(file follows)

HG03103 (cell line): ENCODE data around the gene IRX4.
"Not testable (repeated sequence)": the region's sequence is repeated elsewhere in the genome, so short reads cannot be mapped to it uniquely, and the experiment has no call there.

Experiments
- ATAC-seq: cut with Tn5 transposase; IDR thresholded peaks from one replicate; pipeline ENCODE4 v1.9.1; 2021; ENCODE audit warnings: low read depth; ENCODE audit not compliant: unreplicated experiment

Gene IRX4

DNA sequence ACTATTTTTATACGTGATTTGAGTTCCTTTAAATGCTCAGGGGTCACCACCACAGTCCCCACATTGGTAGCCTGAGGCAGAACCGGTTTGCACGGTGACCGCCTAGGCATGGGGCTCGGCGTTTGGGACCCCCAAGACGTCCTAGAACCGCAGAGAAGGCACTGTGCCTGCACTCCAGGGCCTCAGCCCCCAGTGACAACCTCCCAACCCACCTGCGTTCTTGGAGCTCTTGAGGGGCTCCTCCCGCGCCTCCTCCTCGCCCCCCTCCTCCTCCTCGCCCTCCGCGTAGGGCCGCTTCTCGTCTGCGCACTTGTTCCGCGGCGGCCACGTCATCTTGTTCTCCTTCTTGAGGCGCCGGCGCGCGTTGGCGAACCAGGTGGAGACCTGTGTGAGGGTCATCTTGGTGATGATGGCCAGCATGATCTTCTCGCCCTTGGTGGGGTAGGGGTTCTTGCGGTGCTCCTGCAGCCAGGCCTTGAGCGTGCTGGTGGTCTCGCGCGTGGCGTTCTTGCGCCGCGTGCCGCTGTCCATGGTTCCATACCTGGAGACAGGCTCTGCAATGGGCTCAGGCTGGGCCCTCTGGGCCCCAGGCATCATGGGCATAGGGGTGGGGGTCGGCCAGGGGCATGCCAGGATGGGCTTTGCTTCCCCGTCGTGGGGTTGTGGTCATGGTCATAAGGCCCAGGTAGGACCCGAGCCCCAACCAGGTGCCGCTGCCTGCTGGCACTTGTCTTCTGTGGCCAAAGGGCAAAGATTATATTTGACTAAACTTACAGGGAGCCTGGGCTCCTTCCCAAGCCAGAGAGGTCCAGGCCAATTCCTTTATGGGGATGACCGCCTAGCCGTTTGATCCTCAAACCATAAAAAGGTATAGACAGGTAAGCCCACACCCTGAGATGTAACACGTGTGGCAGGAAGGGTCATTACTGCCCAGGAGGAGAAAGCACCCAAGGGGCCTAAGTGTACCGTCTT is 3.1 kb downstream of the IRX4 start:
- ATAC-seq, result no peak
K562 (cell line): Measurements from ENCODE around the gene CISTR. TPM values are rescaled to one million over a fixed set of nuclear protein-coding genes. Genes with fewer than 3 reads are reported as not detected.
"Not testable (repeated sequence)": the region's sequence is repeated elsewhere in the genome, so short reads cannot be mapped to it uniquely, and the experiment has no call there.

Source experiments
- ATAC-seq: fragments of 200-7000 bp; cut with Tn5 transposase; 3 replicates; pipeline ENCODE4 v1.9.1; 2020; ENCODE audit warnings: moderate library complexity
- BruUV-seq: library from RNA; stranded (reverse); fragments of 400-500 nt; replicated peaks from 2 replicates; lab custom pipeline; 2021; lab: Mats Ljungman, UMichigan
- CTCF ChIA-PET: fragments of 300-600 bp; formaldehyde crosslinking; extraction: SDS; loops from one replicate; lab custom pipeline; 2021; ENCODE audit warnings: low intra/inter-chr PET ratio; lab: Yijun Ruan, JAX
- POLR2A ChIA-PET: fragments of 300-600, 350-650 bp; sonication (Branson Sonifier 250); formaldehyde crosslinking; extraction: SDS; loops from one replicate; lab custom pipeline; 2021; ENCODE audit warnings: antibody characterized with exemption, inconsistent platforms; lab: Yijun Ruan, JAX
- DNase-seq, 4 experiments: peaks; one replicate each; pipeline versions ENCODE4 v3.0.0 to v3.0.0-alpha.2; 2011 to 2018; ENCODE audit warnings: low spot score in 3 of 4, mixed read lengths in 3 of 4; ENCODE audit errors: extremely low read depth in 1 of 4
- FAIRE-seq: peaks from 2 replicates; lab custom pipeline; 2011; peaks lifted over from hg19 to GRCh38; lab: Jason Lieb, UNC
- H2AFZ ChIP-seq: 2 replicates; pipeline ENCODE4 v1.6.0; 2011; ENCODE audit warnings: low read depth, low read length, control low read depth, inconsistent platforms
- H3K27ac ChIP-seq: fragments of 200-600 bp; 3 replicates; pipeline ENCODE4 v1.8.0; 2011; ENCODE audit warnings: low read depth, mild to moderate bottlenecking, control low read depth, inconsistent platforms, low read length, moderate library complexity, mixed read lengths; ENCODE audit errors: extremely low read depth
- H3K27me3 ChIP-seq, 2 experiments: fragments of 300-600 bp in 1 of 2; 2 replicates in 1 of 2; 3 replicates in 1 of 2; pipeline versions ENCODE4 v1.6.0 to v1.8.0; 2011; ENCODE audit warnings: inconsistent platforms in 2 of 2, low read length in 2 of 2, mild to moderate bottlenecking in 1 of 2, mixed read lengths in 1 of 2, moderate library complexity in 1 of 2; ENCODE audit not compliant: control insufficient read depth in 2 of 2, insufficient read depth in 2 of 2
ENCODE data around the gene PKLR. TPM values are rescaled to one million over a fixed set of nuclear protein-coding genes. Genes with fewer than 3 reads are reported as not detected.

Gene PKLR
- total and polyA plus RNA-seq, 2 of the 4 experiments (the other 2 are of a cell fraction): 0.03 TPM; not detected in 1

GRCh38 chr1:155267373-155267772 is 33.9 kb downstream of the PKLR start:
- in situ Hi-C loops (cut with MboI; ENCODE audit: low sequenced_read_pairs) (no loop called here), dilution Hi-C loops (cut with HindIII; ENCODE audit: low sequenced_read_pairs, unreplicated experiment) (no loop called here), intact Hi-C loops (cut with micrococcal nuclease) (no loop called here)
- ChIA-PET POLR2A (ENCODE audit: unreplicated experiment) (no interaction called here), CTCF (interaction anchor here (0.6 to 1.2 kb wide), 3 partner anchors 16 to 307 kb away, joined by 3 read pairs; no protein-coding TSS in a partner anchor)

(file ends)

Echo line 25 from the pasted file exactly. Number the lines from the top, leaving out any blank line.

- ChIA-PET POLR2A (ENCODE audit: unreplicated experiment) (no interaction called here), CTCF (interaction anchor here (0.6 to 1.2 kb wide), 3 partner anchors 16 to 307 kb away, joined by 3 read pairs; no protein-coding TSS in a partner anchor)